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A model of the Italian cut-off system for taxing small businesses

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  • Marchese, Carla
  • Privileggi, Fabio

Abstract

The Studi di Settore are used by the Italian tax administration to calculate reference revenue levels for small businesses and provide a kind of cut-off level for tax audits. Recently new rules have been introduced in order to render the Studi di Settore more efficient in producing realistic estimates, with the aim of reducing the "legalized evasion"Â that might arise in case of a systematic downward bias. Voices of the involved categories, however, convinced the Government to partially step back. Building upon the standard firm's tax evasion model of Cowell [Cowell, F.A., 2004. Carrots and sticks in enforcement. In: Aaron, H.J., Slemrod, J. (Eds.), The Crisis in Tax Administration. The Brookings Institution, Washington DC, pp. 230-275] and the approach of Santoro [Santoro, A.C., 2006. Evasione delle società di capitali: evidenze empiriche e proposte di policy. In: Brosio, G., Muraro, M. (Eds.), Il Finanziamento del Settore Pubblico. SIEP, Angeli, Milano, pp. 163-186] we show that, under given conditions, a stringency increase might backfire implying a larger overall tax evasion and a smaller tax revenue.

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Bibliographic Info

Article provided by Elsevier in its journal Research in Economics.

Volume (Year): 63 (2009)
Issue (Month): 2 (June)
Pages: 127-134

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Handle: RePEc:eee:reecon:v:63:y:2009:i:2:p:127-134

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Web page: http://www.elsevier.com/locate/inca/622941

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Keywords: Tax evasion by firms Cut-off rule;

References

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  1. Alessandro Balestrino & Umberto Galmarini, 2005. "On the Redistributive Properties of Presumptive Taxation," CESifo Working Paper Series 1381, CESifo Group Munich.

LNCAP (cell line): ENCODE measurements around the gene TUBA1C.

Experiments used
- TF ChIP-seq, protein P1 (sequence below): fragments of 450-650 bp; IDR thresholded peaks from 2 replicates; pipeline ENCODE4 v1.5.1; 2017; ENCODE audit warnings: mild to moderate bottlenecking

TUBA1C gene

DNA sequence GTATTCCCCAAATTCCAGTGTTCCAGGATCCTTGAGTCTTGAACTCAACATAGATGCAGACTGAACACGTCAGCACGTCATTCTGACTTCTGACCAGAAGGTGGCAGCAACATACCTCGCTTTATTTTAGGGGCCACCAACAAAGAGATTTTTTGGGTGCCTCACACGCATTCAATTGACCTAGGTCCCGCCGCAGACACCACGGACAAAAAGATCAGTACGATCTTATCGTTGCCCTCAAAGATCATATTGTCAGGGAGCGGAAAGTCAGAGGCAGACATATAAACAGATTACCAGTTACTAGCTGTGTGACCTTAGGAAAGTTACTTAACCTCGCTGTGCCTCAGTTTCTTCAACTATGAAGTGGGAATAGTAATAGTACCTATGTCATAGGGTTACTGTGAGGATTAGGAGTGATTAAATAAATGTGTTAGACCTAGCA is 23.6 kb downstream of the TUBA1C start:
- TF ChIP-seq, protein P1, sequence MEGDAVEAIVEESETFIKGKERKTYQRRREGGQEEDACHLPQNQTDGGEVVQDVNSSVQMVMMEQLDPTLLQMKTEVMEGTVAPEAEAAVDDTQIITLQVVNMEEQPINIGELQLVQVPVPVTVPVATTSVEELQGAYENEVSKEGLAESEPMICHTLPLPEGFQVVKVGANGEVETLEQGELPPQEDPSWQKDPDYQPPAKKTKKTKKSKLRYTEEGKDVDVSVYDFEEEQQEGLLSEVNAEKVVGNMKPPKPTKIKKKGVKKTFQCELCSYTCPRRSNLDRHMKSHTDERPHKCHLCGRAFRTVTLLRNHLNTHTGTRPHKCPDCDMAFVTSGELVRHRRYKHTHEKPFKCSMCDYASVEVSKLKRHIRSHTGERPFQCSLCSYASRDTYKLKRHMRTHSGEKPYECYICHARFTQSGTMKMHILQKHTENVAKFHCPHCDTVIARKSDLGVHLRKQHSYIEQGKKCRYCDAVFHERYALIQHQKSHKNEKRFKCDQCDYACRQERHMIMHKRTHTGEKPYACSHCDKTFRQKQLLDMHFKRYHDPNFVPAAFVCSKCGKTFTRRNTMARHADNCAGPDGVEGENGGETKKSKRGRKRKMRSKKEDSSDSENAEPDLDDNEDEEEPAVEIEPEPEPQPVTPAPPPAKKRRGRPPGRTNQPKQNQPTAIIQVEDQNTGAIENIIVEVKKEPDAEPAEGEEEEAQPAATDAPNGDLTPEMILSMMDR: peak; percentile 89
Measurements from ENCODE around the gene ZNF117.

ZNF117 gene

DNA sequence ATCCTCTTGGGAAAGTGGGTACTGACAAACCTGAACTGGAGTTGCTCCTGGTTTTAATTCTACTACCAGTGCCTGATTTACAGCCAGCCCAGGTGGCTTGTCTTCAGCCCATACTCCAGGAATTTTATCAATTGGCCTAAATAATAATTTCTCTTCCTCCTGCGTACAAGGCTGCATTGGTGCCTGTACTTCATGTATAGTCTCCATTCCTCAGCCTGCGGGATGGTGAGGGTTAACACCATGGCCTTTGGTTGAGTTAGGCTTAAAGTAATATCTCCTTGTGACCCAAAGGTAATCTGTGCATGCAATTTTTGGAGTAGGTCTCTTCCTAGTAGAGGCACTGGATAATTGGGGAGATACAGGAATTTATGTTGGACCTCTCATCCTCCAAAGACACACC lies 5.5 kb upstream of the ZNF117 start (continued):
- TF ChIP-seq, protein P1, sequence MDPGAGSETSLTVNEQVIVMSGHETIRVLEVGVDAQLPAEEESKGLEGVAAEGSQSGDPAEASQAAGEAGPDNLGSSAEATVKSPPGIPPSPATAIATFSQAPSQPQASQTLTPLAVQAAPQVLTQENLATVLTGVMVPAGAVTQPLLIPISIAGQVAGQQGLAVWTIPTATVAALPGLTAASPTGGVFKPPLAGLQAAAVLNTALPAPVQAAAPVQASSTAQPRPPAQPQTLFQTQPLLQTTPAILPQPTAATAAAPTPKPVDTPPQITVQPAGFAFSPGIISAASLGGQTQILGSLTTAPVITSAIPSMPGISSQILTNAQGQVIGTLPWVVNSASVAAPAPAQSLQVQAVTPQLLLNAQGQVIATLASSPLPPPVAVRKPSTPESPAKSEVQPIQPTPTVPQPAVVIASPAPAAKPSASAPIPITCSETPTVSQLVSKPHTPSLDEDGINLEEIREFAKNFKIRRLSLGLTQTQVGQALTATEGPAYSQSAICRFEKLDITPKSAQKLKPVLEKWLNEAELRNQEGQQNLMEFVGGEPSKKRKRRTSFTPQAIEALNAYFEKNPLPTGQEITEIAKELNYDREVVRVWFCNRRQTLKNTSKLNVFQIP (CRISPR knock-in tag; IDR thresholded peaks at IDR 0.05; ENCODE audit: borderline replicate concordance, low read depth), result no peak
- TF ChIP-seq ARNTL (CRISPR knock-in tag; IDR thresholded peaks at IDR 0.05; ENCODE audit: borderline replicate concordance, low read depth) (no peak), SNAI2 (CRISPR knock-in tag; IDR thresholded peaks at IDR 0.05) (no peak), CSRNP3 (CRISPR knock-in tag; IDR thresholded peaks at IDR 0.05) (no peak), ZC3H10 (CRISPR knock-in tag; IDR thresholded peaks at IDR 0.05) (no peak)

2. Shlomo Yitzhaki, 2007. "Cost-Benefit Analysis of Presumptive Taxation," FinanzArchiv: Public Finance Analysis, Mohr Siebeck, Tübingen, vol. 63(3), pages 311-326, September.
  3. Reinganum, Jennifer F. & Wilde, Louis L., 1985. "Income tax compliance in a principal-agent framework," Journal of Public Economics, Elsevier, vol. 26(1), pages 1-18, February.
  4. Sugden, Robert & Zamarron, Ignacio E., 2006. "Finding the key: The riddle of focal points," Journal of Economic Psychology, Elsevier, vol. 27(5), pages 609-621, October.
  5. Marchese, Carla & Privileggi, Fabio, 1999. "Taxpayers Attitudes Toward Risk and Amnesty Participation: Economic Analysis and Evidence for the Italian Case," POLIS Working Papers 6, Institute of Public Policy and Public Choice - POLIS.
  6. Glen Ueng, K. L. & Yang, C. C., 2001. "Plea bargaining with the IRS: extensions and further results," Journal of Public Economics, Elsevier, vol. 81(1), pages 83-98, July.
  7. Scotchmer, Suzanne, 1987. "Audit Classes and Tax Enforcement Policy," American Economic Review, American Economic Association, vol. 77(2), pages 229-33, May.
  8. Carla Marchese & Fabio Privileggi, 2004. "Tax Amnesties and the Self-Selection of Risk-Averse Taxpayers," European Journal of Law and Economics, Springer, vol. 18(3), pages 319-341, December.
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Cited by:
  1. Bruno Chiarini & Simona Monteleone, 2011. "Discretionary policy, strategic complementarity and tax evasion. A strategic analysis of the Italian audit mechanism," Discussion Papers 4_2011, D.E.S. (Department of Economic Studies), University of Naples "Parthenope", Italy.
  2. Tan, Fangfang & Yim, Andrew, 2014. "Can strategic uncertainty help deter tax evasion? An experiment on auditing rules," Journal of Economic Psychology, Elsevier, vol. 40(C), pages 161-174.
  3. Busato, Francesco & Chiarini, Bruno & Rey, Guido M., 2012. "Equilibrium implications of fiscal policy with tax evasion: A long run perspective," International Review of Law and Economics, Elsevier, vol. 32(2), pages 197-214.

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